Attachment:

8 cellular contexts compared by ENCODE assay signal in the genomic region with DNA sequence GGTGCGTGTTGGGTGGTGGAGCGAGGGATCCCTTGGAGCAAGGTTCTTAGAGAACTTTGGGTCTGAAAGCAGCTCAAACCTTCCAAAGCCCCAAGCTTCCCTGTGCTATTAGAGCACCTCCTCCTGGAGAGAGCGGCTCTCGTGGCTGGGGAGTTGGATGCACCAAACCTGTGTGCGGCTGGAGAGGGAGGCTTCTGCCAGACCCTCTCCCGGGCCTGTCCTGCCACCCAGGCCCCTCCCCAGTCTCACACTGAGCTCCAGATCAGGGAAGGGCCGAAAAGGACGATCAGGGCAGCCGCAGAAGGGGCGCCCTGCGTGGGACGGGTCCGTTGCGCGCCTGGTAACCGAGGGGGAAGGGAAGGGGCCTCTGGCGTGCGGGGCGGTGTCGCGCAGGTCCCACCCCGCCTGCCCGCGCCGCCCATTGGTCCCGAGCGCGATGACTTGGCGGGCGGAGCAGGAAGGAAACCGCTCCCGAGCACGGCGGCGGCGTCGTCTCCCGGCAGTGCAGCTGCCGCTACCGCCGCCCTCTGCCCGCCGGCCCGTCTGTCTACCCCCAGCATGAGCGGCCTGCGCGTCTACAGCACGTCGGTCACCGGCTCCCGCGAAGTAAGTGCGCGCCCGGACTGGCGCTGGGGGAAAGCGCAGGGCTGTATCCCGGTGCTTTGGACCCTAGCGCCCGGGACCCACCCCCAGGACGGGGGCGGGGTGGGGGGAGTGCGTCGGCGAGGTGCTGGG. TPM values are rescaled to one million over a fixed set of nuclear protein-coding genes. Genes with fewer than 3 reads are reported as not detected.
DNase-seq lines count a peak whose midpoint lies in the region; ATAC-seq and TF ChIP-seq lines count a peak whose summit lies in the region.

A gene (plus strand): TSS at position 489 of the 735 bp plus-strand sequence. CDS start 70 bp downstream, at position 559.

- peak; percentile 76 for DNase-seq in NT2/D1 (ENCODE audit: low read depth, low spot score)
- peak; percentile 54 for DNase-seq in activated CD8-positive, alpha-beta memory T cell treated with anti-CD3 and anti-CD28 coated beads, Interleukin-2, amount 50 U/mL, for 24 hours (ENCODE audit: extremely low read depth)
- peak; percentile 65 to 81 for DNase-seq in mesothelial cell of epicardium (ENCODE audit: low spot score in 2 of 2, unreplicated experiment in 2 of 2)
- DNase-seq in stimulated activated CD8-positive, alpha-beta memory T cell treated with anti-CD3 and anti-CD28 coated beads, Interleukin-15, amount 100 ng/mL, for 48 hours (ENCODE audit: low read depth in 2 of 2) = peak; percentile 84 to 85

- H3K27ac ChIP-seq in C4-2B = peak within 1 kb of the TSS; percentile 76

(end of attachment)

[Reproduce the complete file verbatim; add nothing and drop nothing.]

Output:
8 cellular contexts compared by ENCODE assay signal in the genomic region with DNA sequence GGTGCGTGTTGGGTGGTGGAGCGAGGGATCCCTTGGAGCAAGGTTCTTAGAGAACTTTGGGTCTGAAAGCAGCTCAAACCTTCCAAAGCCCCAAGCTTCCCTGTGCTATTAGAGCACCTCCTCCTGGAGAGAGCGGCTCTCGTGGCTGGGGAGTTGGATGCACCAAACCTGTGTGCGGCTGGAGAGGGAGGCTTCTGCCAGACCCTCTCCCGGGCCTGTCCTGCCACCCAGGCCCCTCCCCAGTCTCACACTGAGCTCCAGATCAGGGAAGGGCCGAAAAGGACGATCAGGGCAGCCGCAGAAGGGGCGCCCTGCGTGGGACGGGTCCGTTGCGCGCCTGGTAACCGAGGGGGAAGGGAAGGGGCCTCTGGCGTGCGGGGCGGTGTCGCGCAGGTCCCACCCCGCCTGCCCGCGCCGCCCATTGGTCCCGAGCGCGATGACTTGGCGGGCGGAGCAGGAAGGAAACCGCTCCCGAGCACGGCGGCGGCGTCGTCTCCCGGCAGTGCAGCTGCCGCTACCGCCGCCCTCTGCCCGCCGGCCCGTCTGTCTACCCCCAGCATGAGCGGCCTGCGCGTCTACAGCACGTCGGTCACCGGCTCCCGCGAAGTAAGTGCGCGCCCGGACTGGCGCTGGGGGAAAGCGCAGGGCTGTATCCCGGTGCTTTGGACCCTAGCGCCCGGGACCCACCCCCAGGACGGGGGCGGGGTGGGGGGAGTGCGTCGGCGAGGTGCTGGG. TPM values are rescaled to one million over a fixed set of nuclear protein-coding genes. Genes with fewer than 3 reads are reported as not detected.
DNase-seq lines count a peak whose midpoint lies in the region; ATAC-seq and TF ChIP-seq lines count a peak whose summit lies in the region.

A gene (plus strand): TSS at position 489 of the 735 bp plus-strand sequence. CDS start 70 bp downstream, at position 559.

- peak; percentile 76 for DNase-seq in NT2/D1 (ENCODE audit: low read depth, low spot score)
- peak; percentile 54 for DNase-seq in activated CD8-positive, alpha-beta memory T cell treated with anti-CD3 and anti-CD28 coated beads, Interleukin-2, amount 50 U/mL, for 24 hours (ENCODE audit: extremely low read depth)
- peak; percentile 65 to 81 for DNase-seq in mesothelial cell of epicardium (ENCODE audit: low spot score in 2 of 2, unreplicated experiment in 2 of 2)
- DNase-seq in stimulated activated CD8-positive, alpha-beta memory T cell treated with anti-CD3 and anti-CD28 coated beads, Interleukin-15, amount 100 ng/mL, for 48 hours (ENCODE audit: low read depth in 2 of 2) = peak; percentile 84 to 85

- H3K27ac ChIP-seq in C4-2B = peak within 1 kb of the TSS; percentile 76